Andrew tried drinking crushed guava leaves: “It was chunky and disgusting. It didn’t help. I tried apple cider vinegar, did absolutely nothing. I tried Proactiv and it worked for three years, but my acne came back with a vengeance.”
Charlie tried prescription-strength pills and creams, too. “Nothing worked,” he says. “There is so much misinformation about acne. What works for one person doesn’t work for you. It’s really hard to run ‘controlled experiments’ for any products or hygiene habits which can easily get pretty fucking elaborate.”
Eventually Charlie just grew a beard to cover his acne, but “the lack of self-confidence was still there, which was weird,” he says. “I had the self-confidence of a relatively attractive, personable young guy coupled with the lack of self-confidence of someone with severe acne. Plus I remember being terrified if I needed to be clean-shaven for an interview.”
The Truth About Accutane
Bard explains that Accutane can often be a permanent cure to chronic acne, but the drug’s potential side effects are strong enough to require monthly check-ins.
“Special registration into a government-mandated program called ipledge is required, which can be a bit cumbersome and requires monthly evaluation by the physician and pregnancy tests for women,” she tells MEL. “Accutane can cause birth defects, so it is crucial to not conceive while on the medication, and two forms of contraception are required while on [it].”
On rare occasions, Bard says, the drug can induce depression and thoughts of suicide, or cause liver damage, but “the close monitoring makes the medication so safe.” In the hands of a board-certified dermatologist, she says, Accutane “can be a life-changing medication” that “can afford a permanent cure in many patients with a relatively short ([roughly] six-month) course.”
Andrew says he eventually turned to Accutane, and the worst side effect he had was excessive dryness. However, even after the drug cleared up his face, his self-esteem remained low. “The confidence is still slow to return. I’ve had to feel this way since I was 15, so it’s understandable that I’m taking some time to get used to it,” he says. “I once passed a huge building and saw my reflection, I looked at the homeless guy on the street and he had flawless skin, whereas I spent hundreds but still looked bad.”
“I feel more at ease now,” he adds, “but long-term acne destroys your self-esteem.”
Charlie had less luck with Accutane. Though it cleared up his skin for years at a time, acne always came back. In 2017 he went on it a third time, but “started to have weird side effects. Specifically, it dried out my ears and eustachian tubes,” he says.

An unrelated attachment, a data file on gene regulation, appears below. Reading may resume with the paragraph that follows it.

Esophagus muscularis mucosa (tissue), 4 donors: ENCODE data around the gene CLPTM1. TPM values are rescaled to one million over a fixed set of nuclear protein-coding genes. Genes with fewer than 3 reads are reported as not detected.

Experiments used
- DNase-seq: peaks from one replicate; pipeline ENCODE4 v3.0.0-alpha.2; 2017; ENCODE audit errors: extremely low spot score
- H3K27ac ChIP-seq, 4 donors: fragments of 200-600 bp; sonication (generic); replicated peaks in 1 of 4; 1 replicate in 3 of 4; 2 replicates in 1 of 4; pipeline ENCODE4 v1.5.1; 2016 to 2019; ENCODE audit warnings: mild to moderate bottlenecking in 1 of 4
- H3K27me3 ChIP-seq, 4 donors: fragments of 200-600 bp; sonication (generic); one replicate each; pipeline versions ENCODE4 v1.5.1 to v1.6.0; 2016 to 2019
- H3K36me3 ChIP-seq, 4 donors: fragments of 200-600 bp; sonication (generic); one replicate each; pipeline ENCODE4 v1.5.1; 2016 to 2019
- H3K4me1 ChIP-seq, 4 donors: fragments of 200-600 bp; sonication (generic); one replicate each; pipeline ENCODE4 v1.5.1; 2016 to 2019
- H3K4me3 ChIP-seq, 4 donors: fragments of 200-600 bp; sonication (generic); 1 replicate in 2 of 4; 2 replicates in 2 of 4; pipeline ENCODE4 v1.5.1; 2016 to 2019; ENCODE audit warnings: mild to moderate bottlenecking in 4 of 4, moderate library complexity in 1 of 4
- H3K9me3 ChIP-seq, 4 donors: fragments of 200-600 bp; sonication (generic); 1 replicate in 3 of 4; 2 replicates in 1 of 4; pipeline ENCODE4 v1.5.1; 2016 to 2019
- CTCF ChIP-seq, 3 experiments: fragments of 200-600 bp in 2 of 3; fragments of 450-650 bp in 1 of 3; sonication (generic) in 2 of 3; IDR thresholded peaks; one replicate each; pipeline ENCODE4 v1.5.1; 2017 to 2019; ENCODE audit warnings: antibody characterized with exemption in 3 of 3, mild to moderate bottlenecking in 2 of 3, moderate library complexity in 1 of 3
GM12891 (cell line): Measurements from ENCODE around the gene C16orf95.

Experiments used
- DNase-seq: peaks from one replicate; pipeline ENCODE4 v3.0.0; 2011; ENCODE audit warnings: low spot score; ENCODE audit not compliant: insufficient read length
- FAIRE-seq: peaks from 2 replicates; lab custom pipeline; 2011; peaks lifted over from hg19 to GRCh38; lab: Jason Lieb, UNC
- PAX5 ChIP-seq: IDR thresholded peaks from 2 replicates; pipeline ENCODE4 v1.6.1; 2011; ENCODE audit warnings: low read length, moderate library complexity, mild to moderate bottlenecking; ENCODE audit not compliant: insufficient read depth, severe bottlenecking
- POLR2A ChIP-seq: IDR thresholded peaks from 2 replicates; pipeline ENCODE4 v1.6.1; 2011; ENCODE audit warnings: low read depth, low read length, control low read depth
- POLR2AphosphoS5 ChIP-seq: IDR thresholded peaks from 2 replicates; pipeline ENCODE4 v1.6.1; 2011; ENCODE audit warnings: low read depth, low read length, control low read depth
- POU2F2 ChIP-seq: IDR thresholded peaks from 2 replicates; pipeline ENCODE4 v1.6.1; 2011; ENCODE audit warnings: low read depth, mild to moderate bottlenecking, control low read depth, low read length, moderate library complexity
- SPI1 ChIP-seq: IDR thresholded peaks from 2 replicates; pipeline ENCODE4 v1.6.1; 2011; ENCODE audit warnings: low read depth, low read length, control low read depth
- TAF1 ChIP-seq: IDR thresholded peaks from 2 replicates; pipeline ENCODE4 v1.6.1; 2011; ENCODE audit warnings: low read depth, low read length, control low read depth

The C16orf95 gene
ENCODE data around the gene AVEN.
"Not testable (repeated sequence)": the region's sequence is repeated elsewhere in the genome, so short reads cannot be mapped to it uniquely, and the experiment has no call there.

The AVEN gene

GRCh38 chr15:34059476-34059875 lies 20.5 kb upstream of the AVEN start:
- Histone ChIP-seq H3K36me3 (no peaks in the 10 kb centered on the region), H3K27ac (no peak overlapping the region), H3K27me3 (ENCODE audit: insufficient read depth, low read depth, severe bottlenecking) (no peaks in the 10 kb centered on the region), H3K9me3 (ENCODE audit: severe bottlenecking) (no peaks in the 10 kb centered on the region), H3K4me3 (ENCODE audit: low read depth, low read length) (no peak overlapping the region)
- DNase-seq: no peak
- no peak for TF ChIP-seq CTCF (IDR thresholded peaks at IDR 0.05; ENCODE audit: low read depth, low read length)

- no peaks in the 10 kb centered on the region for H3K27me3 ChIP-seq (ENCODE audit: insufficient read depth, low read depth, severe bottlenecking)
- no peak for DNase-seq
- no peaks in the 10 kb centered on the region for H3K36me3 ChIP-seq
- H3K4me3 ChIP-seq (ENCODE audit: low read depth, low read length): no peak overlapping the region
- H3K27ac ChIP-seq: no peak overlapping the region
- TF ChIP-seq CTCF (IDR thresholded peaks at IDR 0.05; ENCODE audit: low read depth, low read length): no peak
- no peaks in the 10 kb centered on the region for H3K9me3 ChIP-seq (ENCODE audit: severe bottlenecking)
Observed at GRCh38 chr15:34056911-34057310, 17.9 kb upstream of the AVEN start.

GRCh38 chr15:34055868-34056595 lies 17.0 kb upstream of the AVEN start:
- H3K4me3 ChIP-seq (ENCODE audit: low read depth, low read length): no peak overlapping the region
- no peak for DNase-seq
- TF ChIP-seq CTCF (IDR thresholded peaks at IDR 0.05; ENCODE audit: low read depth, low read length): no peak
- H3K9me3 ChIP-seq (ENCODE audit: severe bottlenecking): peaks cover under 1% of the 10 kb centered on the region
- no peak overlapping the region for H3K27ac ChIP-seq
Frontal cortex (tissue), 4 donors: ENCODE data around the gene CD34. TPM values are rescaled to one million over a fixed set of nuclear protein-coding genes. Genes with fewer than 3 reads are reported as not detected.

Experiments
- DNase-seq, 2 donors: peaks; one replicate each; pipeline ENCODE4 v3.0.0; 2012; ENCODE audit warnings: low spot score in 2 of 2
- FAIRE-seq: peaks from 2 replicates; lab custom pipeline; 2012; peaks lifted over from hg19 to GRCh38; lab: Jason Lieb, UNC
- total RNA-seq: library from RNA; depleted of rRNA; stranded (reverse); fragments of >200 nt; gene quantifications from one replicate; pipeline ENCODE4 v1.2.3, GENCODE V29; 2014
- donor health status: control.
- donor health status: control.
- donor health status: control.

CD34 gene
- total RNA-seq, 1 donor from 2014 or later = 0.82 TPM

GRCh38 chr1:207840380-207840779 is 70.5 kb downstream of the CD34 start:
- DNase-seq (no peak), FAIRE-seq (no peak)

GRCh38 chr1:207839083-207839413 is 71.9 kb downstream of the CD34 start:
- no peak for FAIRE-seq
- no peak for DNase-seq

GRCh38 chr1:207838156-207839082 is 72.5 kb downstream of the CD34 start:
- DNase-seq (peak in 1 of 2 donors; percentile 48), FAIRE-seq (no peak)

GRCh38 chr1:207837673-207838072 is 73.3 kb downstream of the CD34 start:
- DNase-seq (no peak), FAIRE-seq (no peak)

“This caused me to have severe crackling and popping in my ears and sometimes hearing loss and tinnitus. My dermatologist said this is rare, but there is some logic behind the relationship: Accutane dries up everything, including the ENT/sinus cavity. I immediately stopped taking Accutane when those side effects got really bad.”
Charlie has now been off Accutane for a year and has since “taken a more holistic view of acne.”
“Acne is like the low back pain of hygiene and lifestyle,” he tells MEL. “There are so many potential causes; it may just take some time to eliminate and figure it out — I don’t know if I have fixed my acne for life, but I would like to think I have learned something along the way.”
A few of those lessons, Charlie says, is to avoid excessive sugar and dairy, get proper sleep on clean sheets and pillowcases, make sure your razors are sharp so to avoid ingrown hair (or keep a 5 o’clock shadow with an electric razor if you can), clean your face immediately after workouts, and finally, don’t overthink it.
“Basically,” Charlie says, “I learned the beauty industry is a sham and humans survived without toning, daily moisturizer and all that other bullshit for centuries. … You don’t need a daily moisturizer or daily toner and perhaps you don’t either. All I need is a mild soap like Cetaphil Gentle Skin Cleanser, and something to exfoliate all the dead skin off, twice a day. Fancy face soaps just dry my skin out. When I go in the sun for a day, I swear SPF. But a daily moisturizer just clogs my pores and gives me acne.”
Charlie ends with a note for those other suffering through adult acne, and those who don’t. For those who don’t, he asks you to “be a little more empathetic to people who have bad acne. This is been a big life lesson for me.”
For those with acne: “I took pictures of my face weekly and made an album in my iPhone to document my progress and see what was working and what wasn’t. It was actually super-helpful because you don’t always notice when you are improving and what is working.” The point being: “You are not your acne and you can get over this. Just keep experimenting and figuring out what works for you.”